Size: 6 x 9
Pages: 354
Illustrations: 18 b&w tables, 8 figures

Business & Economics
Education Policy & History
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The NCAA and the Exploitation of College Profit-Athletes

An Amateurism That Never Was

Richard M. Southall, Mark S. Nagel, Ellen J. Staurowsky, Richard T. Karcher, and Joel G. Maxcy

Published: May 4 2023


Published: May 4 2023


Published: May 4 2023

OA Ebook
Published: May 4 2023


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A well-constructed and reasoned debunking of the mythology of amateurism in for-profit NCAA athletics

For the last 60-plus-years, as the revenue-generating capacity of Power Five football and men's basketball has dramatically increased, NCAA Division I Power Five football and men's basketball players (college profit-athletes) have been economically exploited, their labor has been severely restricted. To mask this inequity, the NCAA and its members created, disseminated, and embedded a fictitious "collegiate model of athletics" established and repeatedly modified for the benefit of member schools, designed to ensure profit-athletes were denied employment status and just compensation for their athletic labor.

The NCAA and the Exploitation of College Profit-Athletes: An Amateurism That Never Was provides a comprehensive historical, sociological, legal, financial, and managerial argument for the reclassification of profit-athletes as employees. Such a reclassification would permit profit-athletes to gain not only fair financial compensation but also equal access to educational benefits that have been promised but systematically denied.

The authors trace how Power Five college sports have morphed into a hyper professionalized and commercialized sport-business enterprise. They provide evidence that at least since 1956 the NCAA's amateurism has been a collusive, exploitative, and racialized "pay for play" scheme that disproportionately affects Black profit-athletes. The authors cut through the institutional doublespeak of approved benefits, cost-of-attendance stipends, or name, image, likeness (NIL) collectives to lay bare the immorality of Power Five college sports.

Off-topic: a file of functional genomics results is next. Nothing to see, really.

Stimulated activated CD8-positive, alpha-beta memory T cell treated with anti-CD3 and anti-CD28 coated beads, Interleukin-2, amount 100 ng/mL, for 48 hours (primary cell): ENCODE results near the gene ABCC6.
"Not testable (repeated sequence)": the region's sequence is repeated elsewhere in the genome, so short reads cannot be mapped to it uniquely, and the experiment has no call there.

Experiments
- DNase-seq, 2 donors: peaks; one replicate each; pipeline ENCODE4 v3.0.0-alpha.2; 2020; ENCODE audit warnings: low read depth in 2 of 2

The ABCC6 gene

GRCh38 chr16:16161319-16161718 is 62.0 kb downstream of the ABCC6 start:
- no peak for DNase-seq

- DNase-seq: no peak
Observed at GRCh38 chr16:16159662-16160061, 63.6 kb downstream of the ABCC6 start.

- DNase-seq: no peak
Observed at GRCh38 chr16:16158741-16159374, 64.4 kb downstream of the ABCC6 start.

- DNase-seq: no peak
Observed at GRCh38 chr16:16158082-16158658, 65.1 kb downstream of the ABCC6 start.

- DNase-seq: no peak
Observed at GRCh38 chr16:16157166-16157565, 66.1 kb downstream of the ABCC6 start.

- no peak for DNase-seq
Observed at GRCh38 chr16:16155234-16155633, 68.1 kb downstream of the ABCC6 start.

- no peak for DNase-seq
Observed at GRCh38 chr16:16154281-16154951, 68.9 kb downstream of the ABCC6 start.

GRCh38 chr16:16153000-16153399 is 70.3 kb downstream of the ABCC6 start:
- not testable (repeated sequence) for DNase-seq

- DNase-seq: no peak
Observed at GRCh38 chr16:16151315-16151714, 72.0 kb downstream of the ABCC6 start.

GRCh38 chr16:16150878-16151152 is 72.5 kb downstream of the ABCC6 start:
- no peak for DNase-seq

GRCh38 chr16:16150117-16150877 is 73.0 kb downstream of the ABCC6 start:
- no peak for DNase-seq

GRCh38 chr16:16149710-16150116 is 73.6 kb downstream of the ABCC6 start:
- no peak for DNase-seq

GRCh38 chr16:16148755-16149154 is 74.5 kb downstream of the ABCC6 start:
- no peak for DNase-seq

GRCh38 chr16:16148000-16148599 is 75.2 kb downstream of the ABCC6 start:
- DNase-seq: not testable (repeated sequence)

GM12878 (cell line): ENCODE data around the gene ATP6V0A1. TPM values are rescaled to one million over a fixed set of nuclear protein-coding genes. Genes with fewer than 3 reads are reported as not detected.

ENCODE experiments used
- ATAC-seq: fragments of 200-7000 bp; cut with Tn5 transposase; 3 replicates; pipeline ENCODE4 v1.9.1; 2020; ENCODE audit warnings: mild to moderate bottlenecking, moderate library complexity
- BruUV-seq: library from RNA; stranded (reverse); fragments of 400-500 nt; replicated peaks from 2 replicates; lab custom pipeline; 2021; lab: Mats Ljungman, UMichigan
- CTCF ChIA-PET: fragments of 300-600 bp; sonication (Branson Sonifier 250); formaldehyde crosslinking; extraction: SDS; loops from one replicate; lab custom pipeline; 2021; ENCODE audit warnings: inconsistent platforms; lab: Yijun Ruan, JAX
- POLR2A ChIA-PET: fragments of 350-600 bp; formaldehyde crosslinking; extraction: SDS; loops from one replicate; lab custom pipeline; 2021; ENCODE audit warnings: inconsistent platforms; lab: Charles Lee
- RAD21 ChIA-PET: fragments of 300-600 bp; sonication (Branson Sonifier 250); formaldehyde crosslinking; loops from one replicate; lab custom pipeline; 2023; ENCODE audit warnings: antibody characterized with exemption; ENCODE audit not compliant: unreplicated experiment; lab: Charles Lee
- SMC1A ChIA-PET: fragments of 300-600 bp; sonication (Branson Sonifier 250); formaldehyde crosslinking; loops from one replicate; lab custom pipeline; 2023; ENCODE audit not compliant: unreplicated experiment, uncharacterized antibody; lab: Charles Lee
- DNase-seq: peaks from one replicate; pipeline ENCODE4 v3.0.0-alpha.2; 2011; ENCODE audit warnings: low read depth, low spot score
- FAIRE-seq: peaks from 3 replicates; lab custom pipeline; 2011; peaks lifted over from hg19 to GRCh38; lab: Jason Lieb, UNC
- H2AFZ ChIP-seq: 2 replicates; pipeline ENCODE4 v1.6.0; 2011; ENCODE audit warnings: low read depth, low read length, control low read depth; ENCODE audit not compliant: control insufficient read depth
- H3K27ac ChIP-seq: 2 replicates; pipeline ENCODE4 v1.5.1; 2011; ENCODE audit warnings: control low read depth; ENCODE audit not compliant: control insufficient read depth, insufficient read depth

The NCAA and the Exploitation of College Profit-Athletes makes the case that profit-athletes (and their representatives) must have the right to unionize and freely negotiate a collective bargaining agreement with management (e.g., NCAA, Power Five conferences and athletic departments). In addition, this book offers a forward-thinking structure in which individual labor contracts, or a potential collective bargaining agreement, address profit-athlete compensation and working conditions.

Richard M. Southall is a professor at the University of South Carolina School of Hospitality, Retail and Sport Management, and director of the College Sports Research Institute.

Mark S. Nagel is a professor at the University of South Carolina School of Hospitality, Retail and Sport Management.

Ellen J. Staurowsky is professor, sports media, at the Roy H. Park School of Communications, Ithaca College.

Richard T. Karcher is associate professor, health promotion and human performance, at Eastern Michigan University.

Joel G. Maxcy is professor and department head of sport business at Drexel University.

"The NCAA and the Exploitation of College Profit-Athletes is a model of scholarly clarity which needs to be read by anyone interested in improving the lives of college athletes. The authors expose the past and present realities of the system and point the way towards a more equitable future."—Jason Stahl, founder and executive director, College Football Players Association

"Thorough, comprehensive, insightful, and moving in explaining the exploitation of major college sports' profit-athletes. The authors have deep knowledge from lengthy and meaningful experience working in and studying college sports. The book is reflective of the substantial research on the dynamic and ever-changing multibillion-dollar business of major college sports. I highly recommend this book for anyone trying to understand where college sports have come from and where they are headed."—Dan Rascher, economist and expert witness in O'Bannon and Alston trials

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